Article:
Reviewed by Kate Haresnape
Hailing from the anarchist paradise otherwise known as Bristol, Chiyoda-Ku contains just three members. A quick Wikipedia search reveals that their name has been taken from ‘a special ward in central Tokyo [….] Often called the “political centre of the country”’. One can only imagine the conversation that most likely took place in creating such a band name, probably contained the phrase “squatters’ rights” and some statistics.
‘How It Works’ features nine tracks, set for official release on the 6th October this year. With song titles such as ‘I’ve Got A Degree And A Bike’, ‘Smile You’re On CCTV’ and ‘Anaesthetic For An Empty Life’, listeners can expect a dry sense of humour that permeates throughout the album. At a guess, it sounds as though they are jaded with the Bristolian university scene, possibly the Bristolian drum n’ bass/ jump up scene and have rebelled, choosing instead to adopt a life of making instrumental rock music whilst giving the majority of the general public the stink-eye.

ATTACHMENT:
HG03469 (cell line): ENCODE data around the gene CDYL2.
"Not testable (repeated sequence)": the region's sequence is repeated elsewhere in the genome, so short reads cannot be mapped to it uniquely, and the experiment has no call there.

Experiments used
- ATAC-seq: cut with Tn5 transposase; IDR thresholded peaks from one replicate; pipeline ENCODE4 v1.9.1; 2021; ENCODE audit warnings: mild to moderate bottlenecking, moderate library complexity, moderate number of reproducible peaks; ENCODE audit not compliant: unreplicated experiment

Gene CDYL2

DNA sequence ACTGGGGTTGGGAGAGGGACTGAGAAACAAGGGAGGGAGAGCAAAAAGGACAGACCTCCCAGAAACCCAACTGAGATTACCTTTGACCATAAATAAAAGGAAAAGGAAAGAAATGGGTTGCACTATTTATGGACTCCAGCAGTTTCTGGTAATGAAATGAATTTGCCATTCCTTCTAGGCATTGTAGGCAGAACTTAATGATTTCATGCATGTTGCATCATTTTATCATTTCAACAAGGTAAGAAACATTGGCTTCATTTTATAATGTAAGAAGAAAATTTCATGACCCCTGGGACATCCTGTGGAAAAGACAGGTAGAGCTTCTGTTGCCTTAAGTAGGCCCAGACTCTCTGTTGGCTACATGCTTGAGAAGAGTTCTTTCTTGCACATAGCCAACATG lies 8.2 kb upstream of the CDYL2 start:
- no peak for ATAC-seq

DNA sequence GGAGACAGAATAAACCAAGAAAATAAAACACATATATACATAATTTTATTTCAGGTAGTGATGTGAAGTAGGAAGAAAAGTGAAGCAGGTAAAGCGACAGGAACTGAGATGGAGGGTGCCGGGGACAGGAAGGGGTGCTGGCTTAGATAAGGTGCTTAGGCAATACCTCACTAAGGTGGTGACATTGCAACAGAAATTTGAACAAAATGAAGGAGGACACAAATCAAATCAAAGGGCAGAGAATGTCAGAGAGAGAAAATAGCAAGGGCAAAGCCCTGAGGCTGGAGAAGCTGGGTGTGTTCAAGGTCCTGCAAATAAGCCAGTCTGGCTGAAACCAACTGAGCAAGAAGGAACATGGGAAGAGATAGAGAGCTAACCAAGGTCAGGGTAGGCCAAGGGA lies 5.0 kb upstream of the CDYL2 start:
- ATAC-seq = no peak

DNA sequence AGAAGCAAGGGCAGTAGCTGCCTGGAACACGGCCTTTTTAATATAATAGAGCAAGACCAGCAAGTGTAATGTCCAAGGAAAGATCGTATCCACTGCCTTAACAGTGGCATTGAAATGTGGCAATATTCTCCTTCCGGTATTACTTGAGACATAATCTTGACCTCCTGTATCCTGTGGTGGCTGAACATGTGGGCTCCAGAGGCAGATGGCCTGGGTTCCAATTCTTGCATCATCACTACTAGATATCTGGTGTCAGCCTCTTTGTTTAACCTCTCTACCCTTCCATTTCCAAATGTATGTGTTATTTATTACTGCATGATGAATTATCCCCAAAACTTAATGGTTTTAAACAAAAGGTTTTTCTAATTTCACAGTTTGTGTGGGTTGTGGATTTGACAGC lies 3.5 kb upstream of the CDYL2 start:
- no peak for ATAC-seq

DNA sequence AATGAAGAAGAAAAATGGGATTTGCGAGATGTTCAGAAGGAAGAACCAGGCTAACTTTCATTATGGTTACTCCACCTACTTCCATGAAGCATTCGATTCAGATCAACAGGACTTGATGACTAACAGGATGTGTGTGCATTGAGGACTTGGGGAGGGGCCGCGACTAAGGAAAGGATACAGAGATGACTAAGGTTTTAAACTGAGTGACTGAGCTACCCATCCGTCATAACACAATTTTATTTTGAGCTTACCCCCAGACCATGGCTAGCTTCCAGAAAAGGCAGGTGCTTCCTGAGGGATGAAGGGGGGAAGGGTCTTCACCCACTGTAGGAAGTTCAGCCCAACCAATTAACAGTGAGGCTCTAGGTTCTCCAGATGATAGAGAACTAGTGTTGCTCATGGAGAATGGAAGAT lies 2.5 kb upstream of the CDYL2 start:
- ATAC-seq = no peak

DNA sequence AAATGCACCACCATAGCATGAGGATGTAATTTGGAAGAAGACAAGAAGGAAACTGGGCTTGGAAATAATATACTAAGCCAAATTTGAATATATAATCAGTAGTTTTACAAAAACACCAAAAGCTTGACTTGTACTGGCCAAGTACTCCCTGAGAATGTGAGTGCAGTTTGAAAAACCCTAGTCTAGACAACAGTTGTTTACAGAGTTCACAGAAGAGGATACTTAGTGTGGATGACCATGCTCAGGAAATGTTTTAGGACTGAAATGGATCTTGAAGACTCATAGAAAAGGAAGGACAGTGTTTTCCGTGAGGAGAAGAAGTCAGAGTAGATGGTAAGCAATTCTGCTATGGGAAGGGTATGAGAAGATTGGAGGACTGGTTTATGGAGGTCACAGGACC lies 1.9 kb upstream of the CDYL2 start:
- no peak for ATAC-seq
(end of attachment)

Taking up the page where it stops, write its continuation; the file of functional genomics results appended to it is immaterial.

The songs are smart though and that means that they’re probably smart; smart enough to create perfectly crafted songs that hint at a background in understanding musical composition. Being in band when you’re barely in your early twenties, living down south and sacrificing financial success because you just can’t quite bring yourself to grit your teeth, grin, bear and show ecstatic enthusiasm about life in Britain under a Tory government, leaves you with limited options; all of which are better than embodying a torrid face of smiling, passive aggressive evil those who appear to be getting by under the current status quo seem to be good at giving. So yeah ‘Pretend You’re Happy’ and yeah, ‘It’s All Monotone’.
Musically speaking the guitars on the album output a warm tone and some of the riffs don’t sound a world apart from Faraquet. ‘Distracted From Distraction By Distraction’ nods to Foals in its dance inducing jazziness whilst fans of Sleeping People and Tera Melos won’t be disappointed with the full release. Keys are used from time to time to measure the tempo and because it works, even hardened “less is more” puritans would have to concede that the margin towards over-production works for the band here.
The album flows superbly so that all the songs count (all killer, no filler) and fit together which ultimately makes for comfortable listening. This isn’t Rites of Spring “God knows what’s going to happen! This record is practically live!” Instead the release has clearly been carefully created and formed, yet plenty of raw emotion still shines through. Chiyoda-Ku may not be a ray of sunshine but it’s nice to see a band pay mind to the darkened, bruised clouds that can sometimes hover ominously above this small island.
4 out of 5